The court cited Suchan v. Suchan, 106 Idaho 654, 661, 682 P.2d 607, 614 (1984) (community was entitled reimbursement for improvements made to the property of one party's parents, where there was a tacit agreement that the party would eventually acquire the property), and Shellhorn v. Shellhorn, 80 Idaho 79, 326 P.2d 64 (1958) (wife awarded interest in real property that her deceased husband had purchased for his son with community funds.)
VI. THE TRIAL COURT DID NOT ABUSE ITS DISCRETION BY MAKING AN UNEQUAL AWARD OF COMMUNITY ASSETS BASED ON THE SETTLEMENT IN THE ROYAL VON PUCKETT CASE
Vernon represented Royal Von Puckett in a case in which Puckett was awarded $180,500.00, including $40,000.00 in punitive damages. The parties settled for approximately $156,000 to avoid an appeal. Under the hourly fee arrangement he had with Puckett, Vernon earned approximately $94,000.00 but, because of the reduced amount of the settlement, Vernon agreed to take $40,000.00 as payment for his services.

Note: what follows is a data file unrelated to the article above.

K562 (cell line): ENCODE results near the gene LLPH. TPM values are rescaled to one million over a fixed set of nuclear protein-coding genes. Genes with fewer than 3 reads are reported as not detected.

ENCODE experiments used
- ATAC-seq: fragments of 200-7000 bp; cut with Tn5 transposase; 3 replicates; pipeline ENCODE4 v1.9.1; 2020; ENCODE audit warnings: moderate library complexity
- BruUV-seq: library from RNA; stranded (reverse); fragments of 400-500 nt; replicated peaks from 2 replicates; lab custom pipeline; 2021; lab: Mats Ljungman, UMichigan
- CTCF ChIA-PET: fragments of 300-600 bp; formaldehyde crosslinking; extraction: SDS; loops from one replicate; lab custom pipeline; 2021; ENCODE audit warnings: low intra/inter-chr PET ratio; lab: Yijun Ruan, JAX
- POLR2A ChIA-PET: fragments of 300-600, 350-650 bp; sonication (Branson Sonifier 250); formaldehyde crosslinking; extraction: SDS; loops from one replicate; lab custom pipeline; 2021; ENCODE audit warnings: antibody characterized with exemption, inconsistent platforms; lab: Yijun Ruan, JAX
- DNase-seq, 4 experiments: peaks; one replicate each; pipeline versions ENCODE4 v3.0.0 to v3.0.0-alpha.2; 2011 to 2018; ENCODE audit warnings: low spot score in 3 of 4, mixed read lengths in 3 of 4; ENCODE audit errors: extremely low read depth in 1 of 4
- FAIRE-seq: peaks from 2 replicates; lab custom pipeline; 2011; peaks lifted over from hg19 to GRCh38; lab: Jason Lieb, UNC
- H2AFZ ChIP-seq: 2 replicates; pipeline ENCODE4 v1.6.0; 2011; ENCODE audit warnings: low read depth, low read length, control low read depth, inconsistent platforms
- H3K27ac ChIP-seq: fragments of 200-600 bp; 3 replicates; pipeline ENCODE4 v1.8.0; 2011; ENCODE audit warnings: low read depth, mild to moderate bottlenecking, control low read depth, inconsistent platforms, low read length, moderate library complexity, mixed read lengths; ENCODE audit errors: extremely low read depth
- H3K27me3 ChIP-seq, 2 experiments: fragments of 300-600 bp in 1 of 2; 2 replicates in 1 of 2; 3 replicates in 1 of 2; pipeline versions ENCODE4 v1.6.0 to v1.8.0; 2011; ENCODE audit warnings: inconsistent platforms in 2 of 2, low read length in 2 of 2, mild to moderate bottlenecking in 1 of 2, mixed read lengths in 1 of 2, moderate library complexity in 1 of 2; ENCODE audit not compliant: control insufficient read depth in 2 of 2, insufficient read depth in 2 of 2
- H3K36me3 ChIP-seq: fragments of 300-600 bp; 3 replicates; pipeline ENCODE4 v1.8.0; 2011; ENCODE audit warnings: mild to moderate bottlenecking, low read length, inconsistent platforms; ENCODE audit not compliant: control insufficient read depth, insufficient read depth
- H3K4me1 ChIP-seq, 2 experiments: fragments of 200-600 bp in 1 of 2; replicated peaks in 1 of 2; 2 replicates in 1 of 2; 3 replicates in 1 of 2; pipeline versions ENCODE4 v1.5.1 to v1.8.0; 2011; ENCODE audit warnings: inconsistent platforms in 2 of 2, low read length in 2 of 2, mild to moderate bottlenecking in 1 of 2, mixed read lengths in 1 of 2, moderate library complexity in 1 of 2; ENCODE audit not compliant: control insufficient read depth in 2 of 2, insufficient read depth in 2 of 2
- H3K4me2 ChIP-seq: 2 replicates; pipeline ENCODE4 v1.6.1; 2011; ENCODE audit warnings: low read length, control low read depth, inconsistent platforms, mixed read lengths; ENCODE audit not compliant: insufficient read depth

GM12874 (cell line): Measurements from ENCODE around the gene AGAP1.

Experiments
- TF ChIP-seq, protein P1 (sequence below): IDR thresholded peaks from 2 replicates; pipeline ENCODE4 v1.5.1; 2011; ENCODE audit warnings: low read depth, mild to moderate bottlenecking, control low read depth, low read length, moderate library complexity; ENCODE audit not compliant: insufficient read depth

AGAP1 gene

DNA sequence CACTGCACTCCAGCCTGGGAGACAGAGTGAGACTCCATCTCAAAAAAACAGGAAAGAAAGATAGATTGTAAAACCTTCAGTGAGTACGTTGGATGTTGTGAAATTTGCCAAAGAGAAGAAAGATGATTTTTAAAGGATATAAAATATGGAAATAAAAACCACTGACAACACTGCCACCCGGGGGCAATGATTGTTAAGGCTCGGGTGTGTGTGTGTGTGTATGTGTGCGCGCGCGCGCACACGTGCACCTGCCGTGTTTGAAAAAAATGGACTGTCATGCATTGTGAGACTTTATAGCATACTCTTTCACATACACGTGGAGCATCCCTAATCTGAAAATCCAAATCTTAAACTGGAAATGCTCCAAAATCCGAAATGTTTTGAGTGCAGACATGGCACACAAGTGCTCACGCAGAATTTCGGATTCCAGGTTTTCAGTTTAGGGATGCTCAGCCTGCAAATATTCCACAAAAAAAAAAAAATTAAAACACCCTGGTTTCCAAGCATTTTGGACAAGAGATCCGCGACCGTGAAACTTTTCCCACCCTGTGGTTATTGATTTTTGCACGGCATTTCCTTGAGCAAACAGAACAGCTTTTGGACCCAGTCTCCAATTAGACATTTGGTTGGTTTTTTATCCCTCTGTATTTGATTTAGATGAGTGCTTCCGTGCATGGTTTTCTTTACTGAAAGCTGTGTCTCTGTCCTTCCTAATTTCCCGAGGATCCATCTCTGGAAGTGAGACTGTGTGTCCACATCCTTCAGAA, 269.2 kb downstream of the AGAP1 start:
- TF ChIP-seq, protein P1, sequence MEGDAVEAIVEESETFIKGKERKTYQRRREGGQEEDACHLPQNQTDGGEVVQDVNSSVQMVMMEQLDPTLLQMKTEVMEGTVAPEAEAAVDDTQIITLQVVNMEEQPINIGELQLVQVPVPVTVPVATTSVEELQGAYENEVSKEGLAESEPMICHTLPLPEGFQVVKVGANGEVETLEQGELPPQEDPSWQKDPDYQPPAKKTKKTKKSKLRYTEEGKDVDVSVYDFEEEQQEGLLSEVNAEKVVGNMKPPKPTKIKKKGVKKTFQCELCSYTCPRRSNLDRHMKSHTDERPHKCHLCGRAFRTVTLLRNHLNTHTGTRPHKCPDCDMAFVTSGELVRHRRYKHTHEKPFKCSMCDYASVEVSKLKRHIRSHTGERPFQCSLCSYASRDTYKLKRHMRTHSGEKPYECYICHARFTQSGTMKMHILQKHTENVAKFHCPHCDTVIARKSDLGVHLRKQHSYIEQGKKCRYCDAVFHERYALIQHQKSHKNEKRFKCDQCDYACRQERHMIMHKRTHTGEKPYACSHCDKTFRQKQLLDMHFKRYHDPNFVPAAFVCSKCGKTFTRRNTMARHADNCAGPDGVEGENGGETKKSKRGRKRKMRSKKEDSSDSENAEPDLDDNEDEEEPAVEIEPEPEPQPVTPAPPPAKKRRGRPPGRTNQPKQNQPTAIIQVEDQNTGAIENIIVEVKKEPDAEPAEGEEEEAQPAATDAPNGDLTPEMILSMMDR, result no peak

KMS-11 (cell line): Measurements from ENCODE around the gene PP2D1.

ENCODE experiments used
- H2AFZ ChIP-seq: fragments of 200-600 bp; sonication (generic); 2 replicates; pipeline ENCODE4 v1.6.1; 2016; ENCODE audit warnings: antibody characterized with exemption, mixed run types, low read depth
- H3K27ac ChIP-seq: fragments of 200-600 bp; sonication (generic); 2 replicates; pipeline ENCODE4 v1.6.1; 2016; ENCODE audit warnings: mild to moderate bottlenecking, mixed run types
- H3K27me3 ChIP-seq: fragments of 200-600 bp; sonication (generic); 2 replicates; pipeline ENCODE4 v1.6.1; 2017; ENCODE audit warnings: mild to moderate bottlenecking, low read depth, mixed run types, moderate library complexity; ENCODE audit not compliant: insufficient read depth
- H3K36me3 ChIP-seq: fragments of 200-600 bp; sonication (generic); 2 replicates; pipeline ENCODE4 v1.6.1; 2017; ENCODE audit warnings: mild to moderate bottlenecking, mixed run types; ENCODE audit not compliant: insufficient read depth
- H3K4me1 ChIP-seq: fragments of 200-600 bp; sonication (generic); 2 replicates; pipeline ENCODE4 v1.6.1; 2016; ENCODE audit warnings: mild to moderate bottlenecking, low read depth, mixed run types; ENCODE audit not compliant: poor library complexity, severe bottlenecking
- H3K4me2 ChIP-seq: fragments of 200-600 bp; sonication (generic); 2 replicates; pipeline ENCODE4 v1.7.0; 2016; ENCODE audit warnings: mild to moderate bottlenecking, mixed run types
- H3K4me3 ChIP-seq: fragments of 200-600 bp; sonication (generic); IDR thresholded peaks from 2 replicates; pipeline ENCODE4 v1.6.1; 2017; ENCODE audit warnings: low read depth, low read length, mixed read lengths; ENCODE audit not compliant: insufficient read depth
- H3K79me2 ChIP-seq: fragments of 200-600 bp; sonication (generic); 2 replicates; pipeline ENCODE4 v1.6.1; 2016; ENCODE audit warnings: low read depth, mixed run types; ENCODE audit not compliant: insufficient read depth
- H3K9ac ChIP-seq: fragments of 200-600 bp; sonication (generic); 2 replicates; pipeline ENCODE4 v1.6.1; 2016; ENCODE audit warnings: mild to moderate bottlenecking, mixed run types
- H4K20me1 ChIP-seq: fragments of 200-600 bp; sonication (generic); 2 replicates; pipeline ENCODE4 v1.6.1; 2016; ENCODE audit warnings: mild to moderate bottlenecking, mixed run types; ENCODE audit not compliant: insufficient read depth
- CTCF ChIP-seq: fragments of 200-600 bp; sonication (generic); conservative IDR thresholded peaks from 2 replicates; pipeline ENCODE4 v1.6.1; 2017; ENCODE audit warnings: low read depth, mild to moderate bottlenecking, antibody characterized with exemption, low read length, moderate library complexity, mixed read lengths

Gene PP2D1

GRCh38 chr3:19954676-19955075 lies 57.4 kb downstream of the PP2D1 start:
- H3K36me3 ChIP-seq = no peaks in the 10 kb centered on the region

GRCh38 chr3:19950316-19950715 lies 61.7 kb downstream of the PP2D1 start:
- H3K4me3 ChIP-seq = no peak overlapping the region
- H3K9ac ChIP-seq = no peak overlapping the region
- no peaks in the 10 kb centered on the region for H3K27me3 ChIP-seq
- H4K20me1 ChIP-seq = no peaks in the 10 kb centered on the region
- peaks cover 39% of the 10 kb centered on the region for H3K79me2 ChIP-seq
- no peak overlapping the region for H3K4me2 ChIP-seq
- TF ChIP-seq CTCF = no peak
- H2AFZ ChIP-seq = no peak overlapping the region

The trial court found that the fees were a community asset because Vernon represented Puckett during the marriage. The court indicated Vernon's settlement for less than his hourly fee did not necessarily prove fraud. However, because Vernon settled for a sum less than a one-third contingent fee, and less than half of his hourly fee, the court concluded that Vernon's settlement was fraudulent as to Sharon and awarded her $6,083.50.
This award is one-half the difference between the amount the community would have received based on a one-third contingent fee ($52,167.00) and the amount for which Vernon settled ($40,000.00).
The determination whether there are compelling reasons to make an unequal division of community property is within the discretion of the trial court and will not be disturbed on appeal absent an abuse of discretion. Maslen, 121 Idaho at 89, 822 P.2d at 986. The marital relationship imposes the high duty of care of a fiduciary upon each of the parties which continues until the moment of the marriage's termination. Golder v. Golder, 110 Idaho 57, 60, 714 P.2d 26, 29 (1986).